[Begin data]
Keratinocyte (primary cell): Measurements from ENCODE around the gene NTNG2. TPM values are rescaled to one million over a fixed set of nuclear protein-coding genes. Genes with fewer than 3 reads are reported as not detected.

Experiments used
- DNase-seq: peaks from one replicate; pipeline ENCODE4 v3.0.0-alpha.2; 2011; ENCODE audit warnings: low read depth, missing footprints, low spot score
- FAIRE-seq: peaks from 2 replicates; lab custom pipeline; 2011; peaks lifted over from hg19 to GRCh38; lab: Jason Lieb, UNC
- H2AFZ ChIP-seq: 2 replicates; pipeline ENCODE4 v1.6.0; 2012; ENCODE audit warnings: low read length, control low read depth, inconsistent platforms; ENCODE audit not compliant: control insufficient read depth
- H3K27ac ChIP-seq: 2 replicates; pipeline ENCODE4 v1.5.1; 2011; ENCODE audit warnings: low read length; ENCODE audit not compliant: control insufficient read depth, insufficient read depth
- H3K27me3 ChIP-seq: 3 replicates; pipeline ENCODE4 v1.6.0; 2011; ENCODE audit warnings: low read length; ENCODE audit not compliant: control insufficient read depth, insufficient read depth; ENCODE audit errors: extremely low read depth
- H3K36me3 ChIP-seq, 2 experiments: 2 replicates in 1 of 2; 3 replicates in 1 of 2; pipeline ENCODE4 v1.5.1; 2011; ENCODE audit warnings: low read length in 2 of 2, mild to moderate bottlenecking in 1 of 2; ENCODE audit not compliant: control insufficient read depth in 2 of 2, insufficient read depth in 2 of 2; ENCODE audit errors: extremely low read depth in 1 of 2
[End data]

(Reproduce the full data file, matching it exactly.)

Keratinocyte (primary cell): Measurements from ENCODE around the gene NTNG2. TPM values are rescaled to one million over a fixed set of nuclear protein-coding genes. Genes with fewer than 3 reads are reported as not detected.

Experiments used
- DNase-seq: peaks from one replicate; pipeline ENCODE4 v3.0.0-alpha.2; 2011; ENCODE audit warnings: low read depth, missing footprints, low spot score
- FAIRE-seq: peaks from 2 replicates; lab custom pipeline; 2011; peaks lifted over from hg19 to GRCh38; lab: Jason Lieb, UNC
- H2AFZ ChIP-seq: 2 replicates; pipeline ENCODE4 v1.6.0; 2012; ENCODE audit warnings: low read length, control low read depth, inconsistent platforms; ENCODE audit not compliant: control insufficient read depth
- H3K27ac ChIP-seq: 2 replicates; pipeline ENCODE4 v1.5.1; 2011; ENCODE audit warnings: low read length; ENCODE audit not compliant: control insufficient read depth, insufficient read depth
- H3K27me3 ChIP-seq: 3 replicates; pipeline ENCODE4 v1.6.0; 2011; ENCODE audit warnings: low read length; ENCODE audit not compliant: control insufficient read depth, insufficient read depth; ENCODE audit errors: extremely low read depth
- H3K36me3 ChIP-seq, 2 experiments: 2 replicates in 1 of 2; 3 replicates in 1 of 2; pipeline ENCODE4 v1.5.1; 2011; ENCODE audit warnings: low read length in 2 of 2, mild to moderate bottlenecking in 1 of 2; ENCODE audit not compliant: control insufficient read depth in 2 of 2, insufficient read depth in 2 of 2; ENCODE audit errors: extremely low read depth in 1 of 2